Volunteering time matters for improving amphibian conservation

Salamander bucket brigades represent grassroots volunteer efforts to reduce road mortality of amphibians. Simulations by Sean Sterrett and colleagues found that efforts to move outbound metamorphs are more influential than inbound adults. Find out more about their citizen science efforts. As the last signs of winter diminish; air temperatures rise, icy cover on ponds melts and spring rains begin to warm soils, amphibians emerge from forests … Continue reading Volunteering time matters for improving amphibian conservation

Unlocking Africa’s potential for citizen science

Judith Mirembe (NatureUganda) and Michael Pocock (Centre for Ecology & Hydrology, UK) share the outcomes of a recent workshop on the growth of citizen science in East Africa. Discover more details in their recent Policy Direction, free to read in Journal of Applied Ecology. Citizen science as an approach to environmental science and monitoring is growing in prominence across the world. Citizen science itself  is … Continue reading Unlocking Africa’s potential for citizen science

Caring for and sharing data created by volunteers

In this post Quentin Groom discusses his recent Commentary paper ‘Is citizen science an open science in the case of biodiversity observations?‘ Volunteers are the single largest source of biodiversity observations. Without their work we could not monitor the declines of native species nor the spread of invasive species. Their work provides data on the diversity of life, its geography, the migration of animals and … Continue reading Caring for and sharing data created by volunteers

Hunting and hiking are not so bad for wildlife populations

In this post Roland Kays discusses his paper ‘Does recreation or hunting affect wildlife communities in protected areas?‘ published today in Journal of Applied Ecology. Public wild lands have dual mandates to protect animals and provide recreational opportunities for people. These goals could be at odds if recreation, ranging from quiet hiking to legal hunting and trapping, hurts the wildlife community.  Past studies have clearly … Continue reading Hunting and hiking are not so bad for wildlife populations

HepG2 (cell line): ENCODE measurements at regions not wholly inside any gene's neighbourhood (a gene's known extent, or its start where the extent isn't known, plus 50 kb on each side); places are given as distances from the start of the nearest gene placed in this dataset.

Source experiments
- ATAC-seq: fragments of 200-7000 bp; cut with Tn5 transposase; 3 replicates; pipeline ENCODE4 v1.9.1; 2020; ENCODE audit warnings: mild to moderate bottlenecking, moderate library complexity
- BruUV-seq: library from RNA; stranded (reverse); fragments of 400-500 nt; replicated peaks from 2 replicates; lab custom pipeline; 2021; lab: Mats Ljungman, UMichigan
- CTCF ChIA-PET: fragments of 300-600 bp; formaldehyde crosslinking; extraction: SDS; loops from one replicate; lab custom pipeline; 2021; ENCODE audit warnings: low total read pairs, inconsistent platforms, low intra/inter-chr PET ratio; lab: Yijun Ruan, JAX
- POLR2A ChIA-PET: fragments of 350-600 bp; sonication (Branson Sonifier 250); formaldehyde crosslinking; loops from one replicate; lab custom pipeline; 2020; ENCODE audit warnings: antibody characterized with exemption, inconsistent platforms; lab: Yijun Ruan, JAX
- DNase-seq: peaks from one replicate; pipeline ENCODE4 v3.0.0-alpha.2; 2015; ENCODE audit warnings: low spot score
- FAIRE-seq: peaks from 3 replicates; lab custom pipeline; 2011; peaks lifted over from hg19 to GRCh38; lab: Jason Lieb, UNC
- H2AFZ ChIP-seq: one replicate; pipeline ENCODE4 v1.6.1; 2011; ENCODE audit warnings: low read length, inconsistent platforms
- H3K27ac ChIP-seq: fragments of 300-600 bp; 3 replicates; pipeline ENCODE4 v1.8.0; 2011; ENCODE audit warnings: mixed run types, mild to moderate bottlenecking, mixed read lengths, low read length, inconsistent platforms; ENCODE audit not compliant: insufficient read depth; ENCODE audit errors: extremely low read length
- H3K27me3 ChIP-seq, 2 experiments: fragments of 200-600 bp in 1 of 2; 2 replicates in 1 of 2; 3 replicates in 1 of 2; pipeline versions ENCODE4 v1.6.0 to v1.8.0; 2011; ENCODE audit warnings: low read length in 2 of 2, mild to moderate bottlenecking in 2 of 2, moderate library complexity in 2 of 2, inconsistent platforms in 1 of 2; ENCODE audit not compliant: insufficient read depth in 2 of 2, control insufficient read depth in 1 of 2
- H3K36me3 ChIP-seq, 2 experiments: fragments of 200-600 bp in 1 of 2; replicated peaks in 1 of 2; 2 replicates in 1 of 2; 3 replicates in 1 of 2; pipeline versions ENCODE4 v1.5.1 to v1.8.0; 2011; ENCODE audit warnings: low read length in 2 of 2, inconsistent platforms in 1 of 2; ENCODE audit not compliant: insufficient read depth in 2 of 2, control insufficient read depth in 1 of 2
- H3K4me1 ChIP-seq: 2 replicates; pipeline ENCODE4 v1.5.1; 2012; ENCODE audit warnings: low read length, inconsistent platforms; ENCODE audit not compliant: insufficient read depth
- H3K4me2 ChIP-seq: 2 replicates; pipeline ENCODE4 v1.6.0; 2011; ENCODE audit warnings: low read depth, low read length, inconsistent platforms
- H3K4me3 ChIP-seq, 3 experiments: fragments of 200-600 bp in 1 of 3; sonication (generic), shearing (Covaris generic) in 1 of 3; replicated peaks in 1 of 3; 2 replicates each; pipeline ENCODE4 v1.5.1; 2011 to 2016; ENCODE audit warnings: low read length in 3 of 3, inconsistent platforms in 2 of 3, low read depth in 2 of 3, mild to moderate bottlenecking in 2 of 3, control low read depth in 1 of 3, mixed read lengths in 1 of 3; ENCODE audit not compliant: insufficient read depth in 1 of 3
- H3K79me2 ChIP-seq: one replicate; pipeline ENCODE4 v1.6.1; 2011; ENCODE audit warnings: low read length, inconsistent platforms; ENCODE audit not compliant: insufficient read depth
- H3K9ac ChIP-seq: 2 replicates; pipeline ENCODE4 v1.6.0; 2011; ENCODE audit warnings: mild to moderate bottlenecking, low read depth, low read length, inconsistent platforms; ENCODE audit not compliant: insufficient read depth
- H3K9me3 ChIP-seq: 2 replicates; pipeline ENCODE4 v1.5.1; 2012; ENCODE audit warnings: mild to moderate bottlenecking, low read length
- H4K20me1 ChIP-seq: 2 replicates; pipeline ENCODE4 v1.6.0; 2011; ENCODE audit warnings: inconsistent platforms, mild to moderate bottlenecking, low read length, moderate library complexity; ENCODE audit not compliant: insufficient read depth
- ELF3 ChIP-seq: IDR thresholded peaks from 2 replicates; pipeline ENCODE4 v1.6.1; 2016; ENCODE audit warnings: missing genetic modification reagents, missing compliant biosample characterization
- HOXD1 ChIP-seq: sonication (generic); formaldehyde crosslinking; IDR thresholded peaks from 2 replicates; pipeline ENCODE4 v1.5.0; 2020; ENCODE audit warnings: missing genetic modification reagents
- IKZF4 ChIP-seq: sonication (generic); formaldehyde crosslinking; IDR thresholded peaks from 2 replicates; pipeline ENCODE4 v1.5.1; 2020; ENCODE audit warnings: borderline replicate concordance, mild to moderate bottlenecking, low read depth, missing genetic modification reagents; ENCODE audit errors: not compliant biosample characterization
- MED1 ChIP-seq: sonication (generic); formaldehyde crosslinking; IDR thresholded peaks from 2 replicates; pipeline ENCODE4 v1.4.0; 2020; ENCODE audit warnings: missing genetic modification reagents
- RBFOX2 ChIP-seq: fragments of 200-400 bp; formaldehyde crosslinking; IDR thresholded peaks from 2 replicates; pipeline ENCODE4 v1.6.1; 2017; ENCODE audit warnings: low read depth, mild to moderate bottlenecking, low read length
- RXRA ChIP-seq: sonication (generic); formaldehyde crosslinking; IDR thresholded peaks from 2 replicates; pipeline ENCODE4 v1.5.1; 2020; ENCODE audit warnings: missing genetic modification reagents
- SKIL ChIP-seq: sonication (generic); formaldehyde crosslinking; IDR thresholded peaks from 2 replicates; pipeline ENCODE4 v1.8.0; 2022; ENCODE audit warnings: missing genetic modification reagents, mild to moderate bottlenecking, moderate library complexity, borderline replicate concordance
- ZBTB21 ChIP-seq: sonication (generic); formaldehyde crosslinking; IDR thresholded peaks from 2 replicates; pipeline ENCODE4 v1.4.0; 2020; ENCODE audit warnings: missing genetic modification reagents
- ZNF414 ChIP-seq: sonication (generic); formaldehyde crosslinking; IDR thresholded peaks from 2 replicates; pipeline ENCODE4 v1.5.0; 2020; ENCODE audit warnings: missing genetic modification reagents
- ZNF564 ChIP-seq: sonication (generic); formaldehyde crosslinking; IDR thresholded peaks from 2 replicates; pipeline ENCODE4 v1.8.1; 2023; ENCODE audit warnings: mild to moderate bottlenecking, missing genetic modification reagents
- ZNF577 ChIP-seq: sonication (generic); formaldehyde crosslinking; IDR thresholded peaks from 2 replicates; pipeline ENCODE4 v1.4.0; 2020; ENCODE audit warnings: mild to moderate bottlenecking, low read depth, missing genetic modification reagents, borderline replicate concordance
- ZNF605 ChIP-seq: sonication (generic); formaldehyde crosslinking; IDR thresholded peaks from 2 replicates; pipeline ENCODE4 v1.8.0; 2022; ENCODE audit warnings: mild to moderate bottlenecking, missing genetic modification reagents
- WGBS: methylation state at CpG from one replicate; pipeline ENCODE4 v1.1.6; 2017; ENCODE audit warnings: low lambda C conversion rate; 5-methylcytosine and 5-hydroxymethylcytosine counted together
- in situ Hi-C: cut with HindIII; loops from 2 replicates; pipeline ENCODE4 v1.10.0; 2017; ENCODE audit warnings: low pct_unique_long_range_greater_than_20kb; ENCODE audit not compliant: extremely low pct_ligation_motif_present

Using citizen science to protect Montagu’s harrier nests

In this post Andrea Santangeli discusses his recent paper ‘Identifying effective actions to guide volunteer-based and nationwide conservation efforts for a ground-nesting farmland bird’ Countless conservation actions are implemented by local practitioners worldwide with the intention to help target species to persist in landscapes under increasing pressure from human activities. Unfortunately, still very few implemented interventions are evaluated for their effectiveness (Ferraro & Pattanayak 2006). … Continue reading Using citizen science to protect Montagu’s harrier nests

With rapid advances in camera trap technology, researchers should “hurry up and wait”

In this post Pen-Yuan Hsing discusses the recent paper from Cole Burton and colleagues ‘Wildlife camera trapping: a review and recommendations for linking surveys to ecological processes’ and the exciting new advances in camera trap technology. Camera traps have come a long way since first entering the ecologist’s toolbox more than a hundred years ago. Early iterations involved bulky film cameras powered by lead acid … Continue reading With rapid advances in camera trap technology, researchers should “hurry up and wait”

Can’t see the puffins for the auks? Estimating population size with imperfect species identification

In this post, Alison Johnston (@ali__johnston) talks about her paper published today “Modelling the abundance and distribution of marine birds accounting for uncertain species identification”. Ecological surveys balance the competing goals of data quality and data quantity. We can intensively survey a small area, or cover a larger area with less detail and precision, for example in large-scale citizen science surveys. Recently there has been … Continue reading Can’t see the puffins for the auks? Estimating population size with imperfect species identification